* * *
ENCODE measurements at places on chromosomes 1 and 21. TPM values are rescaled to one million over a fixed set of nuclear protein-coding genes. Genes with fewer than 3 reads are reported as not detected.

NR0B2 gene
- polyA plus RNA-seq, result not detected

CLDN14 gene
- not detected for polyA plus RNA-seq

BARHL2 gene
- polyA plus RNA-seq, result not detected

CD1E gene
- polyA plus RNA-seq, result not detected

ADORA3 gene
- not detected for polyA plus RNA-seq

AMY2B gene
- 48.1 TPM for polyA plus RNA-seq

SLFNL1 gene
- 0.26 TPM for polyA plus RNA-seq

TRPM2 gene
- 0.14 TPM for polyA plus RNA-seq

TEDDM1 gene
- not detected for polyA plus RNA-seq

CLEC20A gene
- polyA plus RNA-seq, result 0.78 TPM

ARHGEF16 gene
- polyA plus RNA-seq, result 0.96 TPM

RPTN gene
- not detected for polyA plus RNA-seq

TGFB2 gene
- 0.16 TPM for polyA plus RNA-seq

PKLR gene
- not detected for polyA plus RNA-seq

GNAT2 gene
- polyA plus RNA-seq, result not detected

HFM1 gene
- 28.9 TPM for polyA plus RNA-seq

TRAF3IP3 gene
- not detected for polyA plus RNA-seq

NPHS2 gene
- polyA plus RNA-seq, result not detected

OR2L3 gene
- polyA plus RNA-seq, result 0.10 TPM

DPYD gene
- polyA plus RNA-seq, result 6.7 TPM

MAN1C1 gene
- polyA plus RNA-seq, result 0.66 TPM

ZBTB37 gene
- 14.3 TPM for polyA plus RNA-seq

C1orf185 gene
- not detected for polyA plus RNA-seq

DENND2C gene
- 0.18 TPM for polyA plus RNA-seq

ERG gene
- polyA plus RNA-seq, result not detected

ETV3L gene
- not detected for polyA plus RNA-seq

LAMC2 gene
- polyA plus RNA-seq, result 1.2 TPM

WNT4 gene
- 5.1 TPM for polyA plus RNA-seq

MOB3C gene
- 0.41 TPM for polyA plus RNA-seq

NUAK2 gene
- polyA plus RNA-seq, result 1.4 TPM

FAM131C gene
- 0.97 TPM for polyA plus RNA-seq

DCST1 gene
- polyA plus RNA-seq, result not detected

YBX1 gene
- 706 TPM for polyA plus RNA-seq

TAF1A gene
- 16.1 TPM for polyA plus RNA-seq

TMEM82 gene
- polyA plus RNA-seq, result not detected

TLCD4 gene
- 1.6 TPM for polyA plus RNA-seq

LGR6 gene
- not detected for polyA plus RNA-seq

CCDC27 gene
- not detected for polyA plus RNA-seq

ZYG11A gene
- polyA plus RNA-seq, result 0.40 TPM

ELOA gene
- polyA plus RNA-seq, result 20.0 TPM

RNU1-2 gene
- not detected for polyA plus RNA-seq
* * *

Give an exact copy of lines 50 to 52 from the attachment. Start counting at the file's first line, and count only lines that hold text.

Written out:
ERG gene
- polyA plus RNA-seq, result not detected

ETV3L gene